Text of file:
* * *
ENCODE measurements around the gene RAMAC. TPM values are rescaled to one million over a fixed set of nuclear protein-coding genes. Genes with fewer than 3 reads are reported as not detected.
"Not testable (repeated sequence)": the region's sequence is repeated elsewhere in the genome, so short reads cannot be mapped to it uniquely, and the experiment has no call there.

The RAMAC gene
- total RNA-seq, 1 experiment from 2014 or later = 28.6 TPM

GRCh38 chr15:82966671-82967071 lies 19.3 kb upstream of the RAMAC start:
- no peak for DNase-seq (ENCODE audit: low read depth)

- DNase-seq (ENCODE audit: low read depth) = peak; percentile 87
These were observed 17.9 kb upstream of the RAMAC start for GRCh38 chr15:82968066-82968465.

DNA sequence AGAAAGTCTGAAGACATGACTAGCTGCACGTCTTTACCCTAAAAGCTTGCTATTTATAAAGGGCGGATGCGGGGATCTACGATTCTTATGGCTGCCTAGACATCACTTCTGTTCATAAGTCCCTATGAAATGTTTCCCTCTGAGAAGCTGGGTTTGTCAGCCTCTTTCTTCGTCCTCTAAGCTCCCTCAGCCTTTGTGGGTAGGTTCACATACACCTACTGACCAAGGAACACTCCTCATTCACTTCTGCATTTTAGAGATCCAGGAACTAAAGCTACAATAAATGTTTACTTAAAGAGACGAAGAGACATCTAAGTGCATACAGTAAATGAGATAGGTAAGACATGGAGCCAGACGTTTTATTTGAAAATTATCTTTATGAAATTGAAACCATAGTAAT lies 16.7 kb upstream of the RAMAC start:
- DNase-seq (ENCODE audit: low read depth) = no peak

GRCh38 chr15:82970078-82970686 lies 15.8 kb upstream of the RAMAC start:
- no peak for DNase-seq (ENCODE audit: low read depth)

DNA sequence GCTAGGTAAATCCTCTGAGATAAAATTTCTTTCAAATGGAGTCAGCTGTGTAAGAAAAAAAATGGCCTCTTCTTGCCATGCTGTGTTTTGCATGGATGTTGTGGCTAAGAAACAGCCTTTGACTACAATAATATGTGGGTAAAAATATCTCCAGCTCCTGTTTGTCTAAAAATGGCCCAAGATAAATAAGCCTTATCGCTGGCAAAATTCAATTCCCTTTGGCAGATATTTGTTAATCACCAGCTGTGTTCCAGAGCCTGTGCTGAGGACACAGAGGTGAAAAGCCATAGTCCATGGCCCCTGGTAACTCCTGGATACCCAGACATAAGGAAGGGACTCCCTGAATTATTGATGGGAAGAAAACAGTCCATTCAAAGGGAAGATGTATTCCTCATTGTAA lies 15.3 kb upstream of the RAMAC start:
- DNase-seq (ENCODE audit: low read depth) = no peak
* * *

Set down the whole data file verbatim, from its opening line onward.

ENCODE measurements around the gene RAMAC. TPM values are rescaled to one million over a fixed set of nuclear protein-coding genes. Genes with fewer than 3 reads are reported as not detected.
"Not testable (repeated sequence)": the region's sequence is repeated elsewhere in the genome, so short reads cannot be mapped to it uniquely, and the experiment has no call there.

The RAMAC gene
- total RNA-seq, 1 experiment from 2014 or later = 28.6 TPM

GRCh38 chr15:82966671-82967071 lies 19.3 kb upstream of the RAMAC start:
- no peak for DNase-seq (ENCODE audit: low read depth)

- DNase-seq (ENCODE audit: low read depth) = peak; percentile 87
These were observed 17.9 kb upstream of the RAMAC start for GRCh38 chr15:82968066-82968465.

DNA sequence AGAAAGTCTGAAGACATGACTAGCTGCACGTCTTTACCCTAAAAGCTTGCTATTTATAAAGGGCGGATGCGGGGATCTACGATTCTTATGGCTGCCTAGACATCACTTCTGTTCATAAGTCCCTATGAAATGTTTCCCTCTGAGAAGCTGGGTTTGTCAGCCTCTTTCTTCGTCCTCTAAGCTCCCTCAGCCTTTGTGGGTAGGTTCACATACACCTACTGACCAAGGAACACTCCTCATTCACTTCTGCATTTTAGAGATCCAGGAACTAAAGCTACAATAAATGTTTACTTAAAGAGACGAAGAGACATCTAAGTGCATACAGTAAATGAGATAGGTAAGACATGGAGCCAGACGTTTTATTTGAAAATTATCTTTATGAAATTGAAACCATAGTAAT lies 16.7 kb upstream of the RAMAC start:
- DNase-seq (ENCODE audit: low read depth) = no peak

GRCh38 chr15:82970078-82970686 lies 15.8 kb upstream of the RAMAC start:
- no peak for DNase-seq (ENCODE audit: low read depth)

DNA sequence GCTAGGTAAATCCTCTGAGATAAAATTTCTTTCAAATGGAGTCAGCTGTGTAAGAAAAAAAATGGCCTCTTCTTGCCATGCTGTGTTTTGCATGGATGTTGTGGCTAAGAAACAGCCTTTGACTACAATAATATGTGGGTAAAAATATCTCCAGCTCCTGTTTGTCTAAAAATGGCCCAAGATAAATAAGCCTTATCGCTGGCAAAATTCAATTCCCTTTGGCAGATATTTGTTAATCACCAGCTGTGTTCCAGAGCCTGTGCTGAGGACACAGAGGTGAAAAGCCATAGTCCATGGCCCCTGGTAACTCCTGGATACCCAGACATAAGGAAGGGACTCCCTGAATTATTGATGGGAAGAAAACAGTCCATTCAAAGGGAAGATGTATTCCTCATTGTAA lies 15.3 kb upstream of the RAMAC start:
- DNase-seq (ENCODE audit: low read depth) = no peak